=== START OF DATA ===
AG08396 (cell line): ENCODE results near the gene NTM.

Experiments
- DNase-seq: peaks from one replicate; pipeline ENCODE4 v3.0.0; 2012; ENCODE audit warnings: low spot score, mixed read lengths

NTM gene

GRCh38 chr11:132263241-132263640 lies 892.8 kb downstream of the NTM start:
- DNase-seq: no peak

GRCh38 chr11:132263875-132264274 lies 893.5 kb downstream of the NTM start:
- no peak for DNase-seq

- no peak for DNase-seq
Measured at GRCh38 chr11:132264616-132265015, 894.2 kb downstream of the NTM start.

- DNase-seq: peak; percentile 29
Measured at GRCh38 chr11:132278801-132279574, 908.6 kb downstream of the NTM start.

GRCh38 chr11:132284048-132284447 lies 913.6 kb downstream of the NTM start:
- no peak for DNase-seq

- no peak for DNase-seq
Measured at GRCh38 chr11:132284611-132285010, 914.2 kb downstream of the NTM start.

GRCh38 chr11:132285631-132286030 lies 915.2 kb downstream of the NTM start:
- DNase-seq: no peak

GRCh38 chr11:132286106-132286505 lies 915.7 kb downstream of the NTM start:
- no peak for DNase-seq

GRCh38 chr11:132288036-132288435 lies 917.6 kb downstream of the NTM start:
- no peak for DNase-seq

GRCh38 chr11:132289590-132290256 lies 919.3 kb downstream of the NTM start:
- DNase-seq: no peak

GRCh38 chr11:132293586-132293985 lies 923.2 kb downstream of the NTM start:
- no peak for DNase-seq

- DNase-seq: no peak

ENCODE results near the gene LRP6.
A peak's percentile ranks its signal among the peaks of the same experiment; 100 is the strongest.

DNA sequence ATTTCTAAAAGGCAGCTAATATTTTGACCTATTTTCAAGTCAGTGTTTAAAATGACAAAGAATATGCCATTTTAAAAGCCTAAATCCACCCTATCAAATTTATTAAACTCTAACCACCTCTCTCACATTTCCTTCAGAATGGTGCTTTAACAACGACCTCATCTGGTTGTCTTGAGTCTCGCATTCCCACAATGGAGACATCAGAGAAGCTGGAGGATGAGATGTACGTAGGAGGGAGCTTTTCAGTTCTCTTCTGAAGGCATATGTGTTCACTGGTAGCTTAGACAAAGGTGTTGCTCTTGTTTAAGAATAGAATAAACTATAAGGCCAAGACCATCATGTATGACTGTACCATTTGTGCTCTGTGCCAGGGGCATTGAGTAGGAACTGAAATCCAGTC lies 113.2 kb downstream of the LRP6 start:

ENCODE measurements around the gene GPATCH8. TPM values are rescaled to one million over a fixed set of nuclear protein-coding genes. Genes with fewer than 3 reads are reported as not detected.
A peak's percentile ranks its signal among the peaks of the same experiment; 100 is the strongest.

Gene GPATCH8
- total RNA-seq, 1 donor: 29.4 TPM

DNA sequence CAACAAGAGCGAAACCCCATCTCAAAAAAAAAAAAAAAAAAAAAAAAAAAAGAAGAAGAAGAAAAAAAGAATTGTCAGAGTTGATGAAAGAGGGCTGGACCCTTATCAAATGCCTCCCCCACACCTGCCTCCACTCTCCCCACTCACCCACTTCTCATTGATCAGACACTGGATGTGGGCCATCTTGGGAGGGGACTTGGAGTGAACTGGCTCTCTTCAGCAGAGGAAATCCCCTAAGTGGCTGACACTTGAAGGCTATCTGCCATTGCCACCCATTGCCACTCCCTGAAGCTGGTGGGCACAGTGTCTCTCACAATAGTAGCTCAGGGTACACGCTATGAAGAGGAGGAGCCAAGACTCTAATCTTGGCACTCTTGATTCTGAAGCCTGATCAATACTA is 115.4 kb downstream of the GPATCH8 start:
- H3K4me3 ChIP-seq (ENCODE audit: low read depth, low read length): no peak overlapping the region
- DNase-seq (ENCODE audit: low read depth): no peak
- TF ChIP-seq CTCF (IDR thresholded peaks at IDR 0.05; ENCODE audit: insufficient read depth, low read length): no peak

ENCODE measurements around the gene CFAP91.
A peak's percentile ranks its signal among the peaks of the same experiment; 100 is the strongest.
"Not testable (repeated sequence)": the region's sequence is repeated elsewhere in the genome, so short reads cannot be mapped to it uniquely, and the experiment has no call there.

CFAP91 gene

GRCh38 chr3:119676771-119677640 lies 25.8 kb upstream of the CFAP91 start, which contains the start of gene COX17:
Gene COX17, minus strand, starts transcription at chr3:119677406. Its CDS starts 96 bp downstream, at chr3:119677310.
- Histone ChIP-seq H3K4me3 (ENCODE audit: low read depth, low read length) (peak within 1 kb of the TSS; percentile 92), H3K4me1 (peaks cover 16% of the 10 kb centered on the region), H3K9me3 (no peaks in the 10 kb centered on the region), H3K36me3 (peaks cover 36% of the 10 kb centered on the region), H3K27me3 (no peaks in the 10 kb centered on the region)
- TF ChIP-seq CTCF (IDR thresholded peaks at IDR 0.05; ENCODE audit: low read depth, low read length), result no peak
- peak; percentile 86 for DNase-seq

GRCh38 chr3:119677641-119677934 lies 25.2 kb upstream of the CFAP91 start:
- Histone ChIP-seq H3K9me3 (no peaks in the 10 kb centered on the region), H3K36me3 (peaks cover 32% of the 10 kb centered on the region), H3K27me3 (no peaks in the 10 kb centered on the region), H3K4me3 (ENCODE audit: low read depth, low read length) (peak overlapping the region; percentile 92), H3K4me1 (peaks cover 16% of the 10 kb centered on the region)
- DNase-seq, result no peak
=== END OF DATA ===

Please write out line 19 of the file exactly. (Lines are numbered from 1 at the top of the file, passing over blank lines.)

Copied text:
GRCh38 chr11:132286106-132286505 lies 915.7 kb downstream of the NTM start: